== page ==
Farmers’ thoughts are beginning to turn to winter housing and how best to manage their cattle, whether it be cows, weanlings or finishing stock, over the winter months.

Winter housing can be a costly time on farm, but the weight gains made over the winter period, particularly in finishing systems, may be the difference between making a profit or a loss.

To get the best results and to make the process of housing as stress free as possible, for both man and beast, a good plan is essential.

Preparing and implementing a plan will allow your cattle to perform to their maximum over the coming months while also reducing the stress, both financial and mental, associated with under-performing stock.

1. Is your housing winter ready?

The first step to any good winter housing plan should be assessing the quality and type of accommodation available for the cattle on your farm.

Improvements made to winter housing over the next couple of weeks can lead to an increase in animal performance over the winter months.

These adjustments or improvements don’t have to be major and simple modifications to the side sheeting of sheds often suffice to allow extra fresh air to circulate.

clean straw in shed

A continual flow of fresh air throughout a shed is important, but it is also necessary to keep draughts to a minimum to prevent cattle from getting chills.

Research has shown that animals perform better in well ventilated sheds, as they are less like to develop respiratory infections or pneumonia.

Farmers should also pay careful consideration to the size of the shed available, as overcrowding can lead to a significant reduction in animal performance.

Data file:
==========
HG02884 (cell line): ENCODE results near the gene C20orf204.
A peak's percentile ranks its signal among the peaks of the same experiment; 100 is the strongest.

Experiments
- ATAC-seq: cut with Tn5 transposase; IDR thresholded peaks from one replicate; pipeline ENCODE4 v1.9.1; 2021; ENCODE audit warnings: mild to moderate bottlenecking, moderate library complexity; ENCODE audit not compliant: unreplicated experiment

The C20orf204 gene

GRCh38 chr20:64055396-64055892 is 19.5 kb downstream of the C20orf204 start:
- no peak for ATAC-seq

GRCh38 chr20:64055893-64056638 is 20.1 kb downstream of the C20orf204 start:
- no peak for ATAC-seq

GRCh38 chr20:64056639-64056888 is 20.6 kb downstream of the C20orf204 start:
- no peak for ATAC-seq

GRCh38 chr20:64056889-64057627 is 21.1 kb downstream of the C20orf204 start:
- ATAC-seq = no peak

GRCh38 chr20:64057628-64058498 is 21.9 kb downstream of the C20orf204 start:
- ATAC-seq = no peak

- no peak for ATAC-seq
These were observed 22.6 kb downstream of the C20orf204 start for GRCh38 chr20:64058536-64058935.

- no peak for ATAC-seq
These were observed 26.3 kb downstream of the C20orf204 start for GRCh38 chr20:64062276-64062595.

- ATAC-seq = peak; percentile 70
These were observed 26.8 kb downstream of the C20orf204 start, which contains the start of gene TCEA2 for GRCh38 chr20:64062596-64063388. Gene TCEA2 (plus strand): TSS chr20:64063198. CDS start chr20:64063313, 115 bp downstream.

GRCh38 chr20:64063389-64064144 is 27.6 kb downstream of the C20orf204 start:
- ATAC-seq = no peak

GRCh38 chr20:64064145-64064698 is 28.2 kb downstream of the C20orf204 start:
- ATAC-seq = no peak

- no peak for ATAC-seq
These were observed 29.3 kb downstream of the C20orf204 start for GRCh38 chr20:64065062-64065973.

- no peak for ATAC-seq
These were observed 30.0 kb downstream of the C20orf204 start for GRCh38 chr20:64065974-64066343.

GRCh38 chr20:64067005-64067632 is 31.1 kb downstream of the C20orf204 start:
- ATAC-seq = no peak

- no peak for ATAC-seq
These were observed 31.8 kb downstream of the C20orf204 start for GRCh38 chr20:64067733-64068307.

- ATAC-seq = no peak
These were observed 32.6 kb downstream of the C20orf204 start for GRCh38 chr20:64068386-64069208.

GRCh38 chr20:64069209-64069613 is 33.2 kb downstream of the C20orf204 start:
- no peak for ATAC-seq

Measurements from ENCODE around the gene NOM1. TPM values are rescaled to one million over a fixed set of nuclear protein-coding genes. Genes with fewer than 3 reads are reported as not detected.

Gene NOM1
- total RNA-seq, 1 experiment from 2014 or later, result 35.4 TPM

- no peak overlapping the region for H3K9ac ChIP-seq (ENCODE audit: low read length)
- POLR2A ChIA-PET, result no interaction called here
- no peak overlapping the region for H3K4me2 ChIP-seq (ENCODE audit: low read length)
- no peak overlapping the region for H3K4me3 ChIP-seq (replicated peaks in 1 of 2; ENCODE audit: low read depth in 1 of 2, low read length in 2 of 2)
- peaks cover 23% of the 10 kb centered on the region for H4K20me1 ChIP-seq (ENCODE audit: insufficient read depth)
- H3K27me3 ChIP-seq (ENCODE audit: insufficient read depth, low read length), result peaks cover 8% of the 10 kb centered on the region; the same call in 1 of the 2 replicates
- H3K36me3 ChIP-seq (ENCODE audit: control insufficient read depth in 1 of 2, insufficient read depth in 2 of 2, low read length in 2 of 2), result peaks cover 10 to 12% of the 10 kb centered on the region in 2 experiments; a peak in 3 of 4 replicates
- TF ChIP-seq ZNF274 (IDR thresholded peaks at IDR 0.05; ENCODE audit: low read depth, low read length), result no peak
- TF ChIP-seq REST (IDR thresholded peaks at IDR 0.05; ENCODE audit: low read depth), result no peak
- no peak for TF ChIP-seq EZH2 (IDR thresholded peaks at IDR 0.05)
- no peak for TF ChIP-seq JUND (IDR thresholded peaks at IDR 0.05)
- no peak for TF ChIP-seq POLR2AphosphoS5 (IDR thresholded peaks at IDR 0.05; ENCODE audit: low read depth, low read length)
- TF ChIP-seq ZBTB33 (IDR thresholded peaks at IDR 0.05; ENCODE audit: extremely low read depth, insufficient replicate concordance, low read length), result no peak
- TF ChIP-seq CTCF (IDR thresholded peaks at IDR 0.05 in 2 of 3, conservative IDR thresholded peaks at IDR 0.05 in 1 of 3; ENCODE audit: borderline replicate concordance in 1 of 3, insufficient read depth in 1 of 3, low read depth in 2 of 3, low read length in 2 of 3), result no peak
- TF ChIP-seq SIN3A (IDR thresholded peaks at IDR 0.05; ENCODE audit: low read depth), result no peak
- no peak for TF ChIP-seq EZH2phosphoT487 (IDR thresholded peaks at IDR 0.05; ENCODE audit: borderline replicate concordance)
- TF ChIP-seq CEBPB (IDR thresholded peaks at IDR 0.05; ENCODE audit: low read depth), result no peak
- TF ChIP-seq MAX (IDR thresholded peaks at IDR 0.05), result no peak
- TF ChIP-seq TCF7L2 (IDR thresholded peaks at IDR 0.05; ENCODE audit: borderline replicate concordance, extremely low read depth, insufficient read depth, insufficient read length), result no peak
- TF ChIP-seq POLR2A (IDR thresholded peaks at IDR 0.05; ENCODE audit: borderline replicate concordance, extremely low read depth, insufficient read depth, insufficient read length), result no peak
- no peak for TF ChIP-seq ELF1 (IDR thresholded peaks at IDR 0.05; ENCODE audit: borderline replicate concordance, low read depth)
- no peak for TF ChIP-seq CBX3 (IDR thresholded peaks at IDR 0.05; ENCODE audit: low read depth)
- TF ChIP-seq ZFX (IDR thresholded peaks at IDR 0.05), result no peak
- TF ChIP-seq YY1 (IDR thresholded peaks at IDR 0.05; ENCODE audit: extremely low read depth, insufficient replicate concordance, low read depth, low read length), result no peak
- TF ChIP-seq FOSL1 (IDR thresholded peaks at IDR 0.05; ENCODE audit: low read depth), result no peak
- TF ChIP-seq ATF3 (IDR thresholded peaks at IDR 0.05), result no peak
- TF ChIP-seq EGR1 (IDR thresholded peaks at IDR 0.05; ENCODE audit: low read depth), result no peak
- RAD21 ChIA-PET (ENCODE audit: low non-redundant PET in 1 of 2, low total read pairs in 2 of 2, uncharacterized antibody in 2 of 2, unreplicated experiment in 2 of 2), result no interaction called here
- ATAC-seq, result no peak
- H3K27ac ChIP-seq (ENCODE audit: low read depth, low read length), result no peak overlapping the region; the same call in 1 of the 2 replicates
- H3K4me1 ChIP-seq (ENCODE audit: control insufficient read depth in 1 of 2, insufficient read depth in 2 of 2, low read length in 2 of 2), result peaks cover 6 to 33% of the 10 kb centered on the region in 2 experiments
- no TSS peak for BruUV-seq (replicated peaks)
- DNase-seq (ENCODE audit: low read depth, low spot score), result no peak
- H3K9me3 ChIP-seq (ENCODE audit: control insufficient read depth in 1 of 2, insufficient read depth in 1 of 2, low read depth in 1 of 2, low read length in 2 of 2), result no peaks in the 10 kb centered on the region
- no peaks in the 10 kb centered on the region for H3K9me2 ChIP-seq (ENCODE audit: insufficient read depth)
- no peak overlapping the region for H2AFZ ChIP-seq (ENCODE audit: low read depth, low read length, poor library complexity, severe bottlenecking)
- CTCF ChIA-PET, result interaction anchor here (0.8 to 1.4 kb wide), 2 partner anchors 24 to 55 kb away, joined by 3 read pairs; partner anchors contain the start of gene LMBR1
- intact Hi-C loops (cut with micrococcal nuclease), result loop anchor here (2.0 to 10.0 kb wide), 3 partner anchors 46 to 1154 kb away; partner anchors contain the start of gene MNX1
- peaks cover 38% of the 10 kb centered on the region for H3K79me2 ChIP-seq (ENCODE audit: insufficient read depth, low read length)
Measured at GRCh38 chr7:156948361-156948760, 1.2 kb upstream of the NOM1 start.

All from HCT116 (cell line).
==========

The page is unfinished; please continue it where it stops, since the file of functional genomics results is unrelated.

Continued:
Guideline floor space required per animal:
  • Young cattle: 0.9-1.1m2
  • Finishing cattle: 1.4-1.7m2
  • Suckler cows with calves: 2.3-2.75m2

2. Making the housing process as stress-free as possible

For many farmers, the housing period is seen as an ideal opportunity to wean suckler cows from their calves.

However, at weanling time the calves are more prone to diseases and infections as their immune system is suppressed due to the stress of weaning and housing.

To reduce this stress and to reduce the incidence of sick weanlings, best practice suggests that calves are weaned from their cows while out doors and over a gradual period of time.

cows and calves on o connors farm

The use of a creep wire may be one way to gradually break the bond between the cow and calf and research has show that calves are less likely to become agitated after weanling once the can see and hear their dams.

Veterinary procedures such as castration and dis-budding should also be avoided in the lead up to the housing period, as both can be major causes of stress for the animal.

3. Ensure an adequate feed space

To get the most live-weight gain from your cattle over the winter months, it is advisable to group animals in accordance with weight.

This will stop heavier animals bullying lighter animals for space at the feed face. Significant gains can be made in finishing enterprises when all of the animals in a group are the one size.

Meanwhile, looking at suckler cow enterprises, separating first calvers from older cows has also been show to reduce the incidence of bullying.

This is especially important in systems operating 24 month old calving, as it allows smaller cow-heifers to be given preferential treatment where necessary.

The recommended feed face allowance for these animals is 600mm.

beef cattle

In spring calving enterprises, dry cows should be grouped on the basis of Body Condition Score (BCS), this allows for each cow’s intake to be monitored and to reduce the incidences of difficult calvings next spring.

Along with an adequate feed space, cattle should always have access to fresh clean water.


4. Assess fodder quality and don’t make sudden dietary changes

Before cattle are housed, it may be worth assessing the fodder quantity and quality available on you farm.